In summary after listening to a number of our members on this topic, we have chosen to say that although we would not be opposed to the banning of such funds entirely, we suggest the best way to ensure there are no problems in future is to ensure that very strong health warnings are given to investors who chose to invest in such funds. Obviously in the case of commercial property funds, there are a number of closed end funds (e.g. investment trusts) covering that sector so most investors should have very good reasons to choose open-ended ones instead.

You can read our full response here: Open-Ended-Funds which also contains a link to the FRC consultation document.

There were a couple of interesting articles related to this topic in the Financial Times recently. One reported that big UK property funds are hoarding cash – in several cases well over 20% of their assets. Presumably this is because of fears of a repeat of last year’s run on the real estate sector. Holding large amounts of cash obviously provides the liquidity to enable high requests for redemptions to be met and to counter market volatility, but it also reduces the returns from the fund in the longer term as cash typically yields less than property. It would be unusual for a real estate investment trust to hold that much in case, and often they are more than fully invested as they use gearing to improve returns.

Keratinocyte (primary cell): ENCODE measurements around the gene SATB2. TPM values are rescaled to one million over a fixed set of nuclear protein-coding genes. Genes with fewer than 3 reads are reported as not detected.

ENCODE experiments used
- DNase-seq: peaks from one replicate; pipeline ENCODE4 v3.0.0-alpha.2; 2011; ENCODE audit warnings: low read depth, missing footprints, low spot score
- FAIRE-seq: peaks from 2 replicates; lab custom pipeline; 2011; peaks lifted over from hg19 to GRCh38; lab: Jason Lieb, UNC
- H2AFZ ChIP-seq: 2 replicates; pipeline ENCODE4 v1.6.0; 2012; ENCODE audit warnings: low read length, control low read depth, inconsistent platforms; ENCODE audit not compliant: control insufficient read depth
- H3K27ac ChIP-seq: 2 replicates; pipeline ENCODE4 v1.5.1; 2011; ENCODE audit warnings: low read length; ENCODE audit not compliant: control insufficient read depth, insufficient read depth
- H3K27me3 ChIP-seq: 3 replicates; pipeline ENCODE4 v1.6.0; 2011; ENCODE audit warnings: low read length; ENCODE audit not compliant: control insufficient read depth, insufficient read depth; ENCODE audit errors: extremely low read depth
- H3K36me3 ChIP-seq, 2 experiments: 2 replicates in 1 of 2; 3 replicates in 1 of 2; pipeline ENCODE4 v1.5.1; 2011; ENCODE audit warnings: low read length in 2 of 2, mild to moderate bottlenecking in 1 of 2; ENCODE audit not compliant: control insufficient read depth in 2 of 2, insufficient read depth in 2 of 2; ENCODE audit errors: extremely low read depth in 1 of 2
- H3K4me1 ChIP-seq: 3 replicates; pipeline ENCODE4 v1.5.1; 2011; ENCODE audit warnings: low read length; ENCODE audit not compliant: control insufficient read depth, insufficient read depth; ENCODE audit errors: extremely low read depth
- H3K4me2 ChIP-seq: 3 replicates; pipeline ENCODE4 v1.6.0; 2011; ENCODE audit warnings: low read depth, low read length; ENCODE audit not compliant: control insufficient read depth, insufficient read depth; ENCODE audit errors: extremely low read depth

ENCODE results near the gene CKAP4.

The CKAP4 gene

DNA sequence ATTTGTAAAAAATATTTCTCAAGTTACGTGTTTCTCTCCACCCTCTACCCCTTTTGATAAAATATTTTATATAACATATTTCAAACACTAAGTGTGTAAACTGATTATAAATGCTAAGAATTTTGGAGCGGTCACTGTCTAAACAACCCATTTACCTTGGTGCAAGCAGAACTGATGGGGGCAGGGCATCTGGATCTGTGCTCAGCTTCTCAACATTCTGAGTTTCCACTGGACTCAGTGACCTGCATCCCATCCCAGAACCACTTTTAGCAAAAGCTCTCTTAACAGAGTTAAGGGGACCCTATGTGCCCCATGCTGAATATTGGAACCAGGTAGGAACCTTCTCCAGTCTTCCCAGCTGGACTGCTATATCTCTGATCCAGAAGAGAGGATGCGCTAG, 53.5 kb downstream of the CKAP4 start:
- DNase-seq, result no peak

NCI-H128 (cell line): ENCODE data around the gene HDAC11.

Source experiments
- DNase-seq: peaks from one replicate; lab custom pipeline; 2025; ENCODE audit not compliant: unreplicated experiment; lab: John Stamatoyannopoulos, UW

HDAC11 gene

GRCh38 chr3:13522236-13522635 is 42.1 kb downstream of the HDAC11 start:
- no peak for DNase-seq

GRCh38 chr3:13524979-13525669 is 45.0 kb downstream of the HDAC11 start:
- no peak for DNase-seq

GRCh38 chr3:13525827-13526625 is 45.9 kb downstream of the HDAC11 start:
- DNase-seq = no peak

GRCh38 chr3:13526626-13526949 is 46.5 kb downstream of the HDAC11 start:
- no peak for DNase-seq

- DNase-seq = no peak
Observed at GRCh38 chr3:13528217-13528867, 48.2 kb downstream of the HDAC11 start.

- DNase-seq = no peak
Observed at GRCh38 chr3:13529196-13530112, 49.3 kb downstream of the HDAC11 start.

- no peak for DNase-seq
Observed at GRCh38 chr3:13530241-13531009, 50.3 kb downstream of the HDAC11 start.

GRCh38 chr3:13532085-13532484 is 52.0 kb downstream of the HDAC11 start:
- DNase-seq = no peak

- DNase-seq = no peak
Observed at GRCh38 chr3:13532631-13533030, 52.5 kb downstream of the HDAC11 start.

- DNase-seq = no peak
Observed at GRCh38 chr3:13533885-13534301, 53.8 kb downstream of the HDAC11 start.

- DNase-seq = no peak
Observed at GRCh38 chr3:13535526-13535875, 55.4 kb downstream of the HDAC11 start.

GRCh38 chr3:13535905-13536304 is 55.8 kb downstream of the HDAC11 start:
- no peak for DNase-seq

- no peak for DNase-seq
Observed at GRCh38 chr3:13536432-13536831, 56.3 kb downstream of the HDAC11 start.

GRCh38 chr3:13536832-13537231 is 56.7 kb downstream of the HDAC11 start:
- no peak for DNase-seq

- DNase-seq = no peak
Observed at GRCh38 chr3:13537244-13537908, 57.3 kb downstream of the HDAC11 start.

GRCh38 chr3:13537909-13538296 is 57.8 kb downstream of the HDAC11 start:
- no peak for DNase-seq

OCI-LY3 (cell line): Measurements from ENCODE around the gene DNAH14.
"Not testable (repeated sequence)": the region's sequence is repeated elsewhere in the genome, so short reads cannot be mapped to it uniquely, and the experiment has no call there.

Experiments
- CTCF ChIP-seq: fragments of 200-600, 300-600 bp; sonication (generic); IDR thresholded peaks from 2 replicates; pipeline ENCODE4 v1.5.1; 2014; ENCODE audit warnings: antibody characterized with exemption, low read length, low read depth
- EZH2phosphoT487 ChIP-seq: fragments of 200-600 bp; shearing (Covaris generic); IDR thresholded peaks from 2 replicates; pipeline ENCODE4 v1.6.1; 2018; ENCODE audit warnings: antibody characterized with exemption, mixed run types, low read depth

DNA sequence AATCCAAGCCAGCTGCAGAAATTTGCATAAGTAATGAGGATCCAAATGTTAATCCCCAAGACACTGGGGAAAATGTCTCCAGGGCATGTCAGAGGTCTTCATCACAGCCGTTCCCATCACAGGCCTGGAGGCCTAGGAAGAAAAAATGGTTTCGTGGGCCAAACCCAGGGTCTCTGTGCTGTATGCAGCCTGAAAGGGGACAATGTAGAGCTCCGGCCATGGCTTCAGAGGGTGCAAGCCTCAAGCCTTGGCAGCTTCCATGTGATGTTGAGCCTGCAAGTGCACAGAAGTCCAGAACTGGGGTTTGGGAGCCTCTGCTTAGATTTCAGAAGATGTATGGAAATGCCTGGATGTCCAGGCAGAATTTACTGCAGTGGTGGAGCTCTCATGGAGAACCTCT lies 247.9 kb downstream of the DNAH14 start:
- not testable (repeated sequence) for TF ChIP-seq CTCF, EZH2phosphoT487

Another article reported on the Association of Real Estate Funds (Aref) response to the aforementioned consultation. Their report called for a “comprehensive review” of the rules governing retail property funds as it was unclear what fund managers were allowed to do. A somewhat odd comment and the FRC consultation document clearly covers the matter in some detail already. But another suggestion made is that the problem could be resolved by having a range of different fund structures because most investors are not actually looking to “day trade”. So a range of products reflecting the different liquidity needs of investors might be offered.

Comment: An interesting idea but would it really be practical? It would also add confusing complexity to investors choice. Investors find it difficult to anticipate when they might want to sell, and some sales might be crystalised by the death or major financial/personal crisis of an investor. Would they be considered an exception, or just told it’s bad luck they chose to invest in a fund that requires six months or a year withdrawal notice – because that is how long it might take to dispose of commercial property? For private equity funds, it might take even longer to dispose of assets.

And would investors choose funds with lower returns in preference to others with higher returns? Which might be the result of them offering high liquidity at all times, and holding cash or other low return assets to enable the former to do so?

Behavioural responses to such scenarios could be complex.

Roger Lawson

Finance Bill and Tax Changes